Crowds gathered on the lake front and at the beach stage for art and music during the first afternoon of the 39th annual Harrison Festival of the Arts in Harrison Hot Springs. Places like Harrison Hot Springs will be getting more money for tourism-related infrastructure projects. (The Observer file)

Crowds gathered on the lake front and at the beach stage for art and music during the first afternoon of the 39th annual Harrison Festival of the Arts in Harrison Hot Springs. Places like Harrison Hot Springs will be getting more money for tourism-related infrastructure projects. (The Observer file)

Province announces $2.5-million boost to increase tourism in B.C.’s resort towns

Changes to RMI funding are bringing more money to places like Harrison and Tofino

Resort municipalities across B.C. will be getting some extra money for infrastructure projects, after the provincial government announced an additional $2.5 million in funds for 2019-20.

The 2019 provincial budget promised to invest $39 million over three years for the resort municipality initiative (RMI), a fund that supports infrastructure projects to increase tourism in resort towns. (These towns include Fernie, Golden, Harrison Hot Springs, Invermere, Kimberley, Osoyoos, Radium Hot Springs, Revelstoke, Rossland, Sun Peaks, Tofino, Ucluelet, Valemount and Whistler.)

In the past, the RMI was not part of the Ministry of Tourism Arts and Culture’s core budget, although spending averaged about $10.5 million a year. With the changes to the RMI funds, spending will be $13 million a year for 2019-20, 2020-21 and 2021-22.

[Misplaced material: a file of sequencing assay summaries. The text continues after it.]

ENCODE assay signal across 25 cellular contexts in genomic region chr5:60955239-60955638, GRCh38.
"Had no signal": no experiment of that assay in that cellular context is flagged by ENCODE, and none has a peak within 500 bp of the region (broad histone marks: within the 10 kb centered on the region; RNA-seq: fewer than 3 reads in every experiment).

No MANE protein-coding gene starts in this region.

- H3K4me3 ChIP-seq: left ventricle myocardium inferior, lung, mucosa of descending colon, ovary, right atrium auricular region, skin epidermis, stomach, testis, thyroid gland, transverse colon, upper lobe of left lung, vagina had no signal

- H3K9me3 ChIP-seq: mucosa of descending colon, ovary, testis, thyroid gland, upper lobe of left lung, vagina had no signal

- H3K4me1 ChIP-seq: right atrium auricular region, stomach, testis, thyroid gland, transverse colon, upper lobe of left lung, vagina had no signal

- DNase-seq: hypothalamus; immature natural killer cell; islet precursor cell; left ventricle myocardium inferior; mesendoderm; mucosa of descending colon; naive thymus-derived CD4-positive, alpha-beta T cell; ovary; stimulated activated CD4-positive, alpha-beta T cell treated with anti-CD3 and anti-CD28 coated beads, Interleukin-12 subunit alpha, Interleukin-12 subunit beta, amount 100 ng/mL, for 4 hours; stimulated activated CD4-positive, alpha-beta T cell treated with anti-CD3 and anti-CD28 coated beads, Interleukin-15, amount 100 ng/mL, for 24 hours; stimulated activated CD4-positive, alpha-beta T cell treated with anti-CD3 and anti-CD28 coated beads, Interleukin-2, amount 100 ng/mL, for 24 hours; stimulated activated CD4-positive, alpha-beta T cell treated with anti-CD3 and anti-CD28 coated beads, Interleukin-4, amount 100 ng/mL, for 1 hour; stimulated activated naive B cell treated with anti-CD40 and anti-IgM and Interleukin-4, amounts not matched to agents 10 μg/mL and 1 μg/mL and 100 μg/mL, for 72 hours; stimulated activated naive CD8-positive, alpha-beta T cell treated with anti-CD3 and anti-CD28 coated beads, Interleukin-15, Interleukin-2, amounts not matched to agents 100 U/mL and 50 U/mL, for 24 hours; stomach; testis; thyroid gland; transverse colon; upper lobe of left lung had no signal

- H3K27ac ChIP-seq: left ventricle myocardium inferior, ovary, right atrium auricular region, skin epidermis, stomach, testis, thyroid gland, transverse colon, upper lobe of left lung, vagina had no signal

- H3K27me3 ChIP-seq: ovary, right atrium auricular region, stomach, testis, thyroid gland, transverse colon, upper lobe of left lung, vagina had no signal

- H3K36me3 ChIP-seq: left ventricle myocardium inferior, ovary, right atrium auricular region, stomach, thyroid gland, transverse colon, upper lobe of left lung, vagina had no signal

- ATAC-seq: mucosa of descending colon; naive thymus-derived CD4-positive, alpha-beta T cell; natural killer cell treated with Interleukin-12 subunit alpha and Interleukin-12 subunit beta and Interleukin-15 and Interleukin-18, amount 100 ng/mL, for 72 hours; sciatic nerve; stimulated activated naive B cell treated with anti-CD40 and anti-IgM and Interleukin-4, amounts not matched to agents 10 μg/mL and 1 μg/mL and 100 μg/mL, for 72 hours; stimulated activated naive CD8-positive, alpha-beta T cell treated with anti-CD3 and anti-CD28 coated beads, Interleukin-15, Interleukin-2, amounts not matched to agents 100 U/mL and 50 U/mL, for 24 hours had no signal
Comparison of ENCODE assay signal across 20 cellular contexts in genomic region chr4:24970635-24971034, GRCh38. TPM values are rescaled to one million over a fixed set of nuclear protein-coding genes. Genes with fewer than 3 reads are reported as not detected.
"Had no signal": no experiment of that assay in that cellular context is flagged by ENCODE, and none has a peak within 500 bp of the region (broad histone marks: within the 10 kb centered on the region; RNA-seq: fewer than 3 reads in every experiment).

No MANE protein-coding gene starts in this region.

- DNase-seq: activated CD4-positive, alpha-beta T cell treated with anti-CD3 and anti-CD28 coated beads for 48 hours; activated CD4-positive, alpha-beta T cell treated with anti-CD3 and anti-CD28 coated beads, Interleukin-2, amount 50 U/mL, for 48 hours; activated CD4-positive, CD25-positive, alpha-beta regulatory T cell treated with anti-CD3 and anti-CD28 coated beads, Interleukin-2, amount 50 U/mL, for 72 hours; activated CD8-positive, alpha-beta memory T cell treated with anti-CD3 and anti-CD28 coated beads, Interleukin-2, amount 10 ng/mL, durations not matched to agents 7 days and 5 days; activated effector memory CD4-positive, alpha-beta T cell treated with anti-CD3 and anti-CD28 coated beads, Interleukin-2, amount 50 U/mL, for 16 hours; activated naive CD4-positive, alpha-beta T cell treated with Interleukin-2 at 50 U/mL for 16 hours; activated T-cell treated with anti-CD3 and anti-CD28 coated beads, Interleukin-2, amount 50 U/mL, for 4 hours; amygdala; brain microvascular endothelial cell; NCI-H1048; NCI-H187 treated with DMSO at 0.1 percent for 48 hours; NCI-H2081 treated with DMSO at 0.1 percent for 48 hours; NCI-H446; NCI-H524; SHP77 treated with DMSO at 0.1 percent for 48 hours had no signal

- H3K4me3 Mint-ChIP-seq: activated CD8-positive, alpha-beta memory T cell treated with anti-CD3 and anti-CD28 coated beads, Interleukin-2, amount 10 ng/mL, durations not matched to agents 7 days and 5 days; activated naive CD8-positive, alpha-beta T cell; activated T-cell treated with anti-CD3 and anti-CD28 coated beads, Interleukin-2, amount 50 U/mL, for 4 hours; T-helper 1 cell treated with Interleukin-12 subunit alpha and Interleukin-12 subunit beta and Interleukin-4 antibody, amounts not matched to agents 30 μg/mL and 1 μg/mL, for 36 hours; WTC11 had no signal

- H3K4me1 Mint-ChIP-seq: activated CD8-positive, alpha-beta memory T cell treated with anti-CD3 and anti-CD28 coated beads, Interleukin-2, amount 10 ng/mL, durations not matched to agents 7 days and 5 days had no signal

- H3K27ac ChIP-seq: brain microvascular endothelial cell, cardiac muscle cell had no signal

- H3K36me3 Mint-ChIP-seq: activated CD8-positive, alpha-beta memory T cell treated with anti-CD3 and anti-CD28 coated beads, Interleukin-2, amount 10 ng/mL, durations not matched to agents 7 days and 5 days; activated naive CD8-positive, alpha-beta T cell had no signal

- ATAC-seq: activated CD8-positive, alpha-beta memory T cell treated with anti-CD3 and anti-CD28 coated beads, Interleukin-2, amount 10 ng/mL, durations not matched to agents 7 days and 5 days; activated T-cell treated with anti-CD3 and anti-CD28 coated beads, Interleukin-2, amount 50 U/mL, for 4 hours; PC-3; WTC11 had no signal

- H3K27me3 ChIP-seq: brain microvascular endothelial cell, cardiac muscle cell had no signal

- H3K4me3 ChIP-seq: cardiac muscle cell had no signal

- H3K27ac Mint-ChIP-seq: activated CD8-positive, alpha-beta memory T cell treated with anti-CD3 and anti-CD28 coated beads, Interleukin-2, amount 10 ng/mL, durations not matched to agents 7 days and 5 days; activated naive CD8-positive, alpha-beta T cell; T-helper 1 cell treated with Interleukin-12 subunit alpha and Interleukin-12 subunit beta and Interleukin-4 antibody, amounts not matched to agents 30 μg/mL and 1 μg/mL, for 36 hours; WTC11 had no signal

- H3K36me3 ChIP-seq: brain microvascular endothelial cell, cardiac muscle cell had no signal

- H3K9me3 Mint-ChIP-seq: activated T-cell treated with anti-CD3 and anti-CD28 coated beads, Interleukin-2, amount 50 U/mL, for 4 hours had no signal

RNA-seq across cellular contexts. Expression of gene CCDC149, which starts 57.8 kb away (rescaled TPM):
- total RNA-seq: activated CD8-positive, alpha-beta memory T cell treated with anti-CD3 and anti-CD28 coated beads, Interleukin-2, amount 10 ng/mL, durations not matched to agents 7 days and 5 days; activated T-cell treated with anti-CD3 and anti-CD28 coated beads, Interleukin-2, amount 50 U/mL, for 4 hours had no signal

RELATED: Outdoor rink, lagoon improvements on the agenda for Harrison

“B.C.’s tourism industry creates opportunities for people to see shows and pursue recreation right in their own backyards, as well as providing good-paying jobs and economic development,” Lisa Beare, minister of tourism, arts and culture, said in a press release.

“We listened to industry feedback and have made changes that will better support communities in developing larger and more impactful tourism plans.”

In addition to the increased funds, the government has also changed the funding formula in an attempt to put all fourteen municipalities on “equal footing,” with a minimum amount of $100,000 for each community.

The RMI will also now look at the performance of funded projects to increase tourism in the municipality, with the possibility of increased funding for well-performing communities. This will be determined using the hotel tax collected by each municipality, and will be on top of the base funding.

“Each community is based on the investments they’ve made with the RMI money. If that’s showing some return on investment, that’s why you get a performance based lift,” Harrison Hot Springs community services coordinator Rhonda Schell said. “Because they want you to be investing in projects that are actually drawing in tourists.”

Each community had to submit a resort development strategy outlining their desired projects to the province on March 15. Typically, according to Schell, the communities hear back about the results of their funding in mid-summer.



grace.kennedy@ahobserver.com

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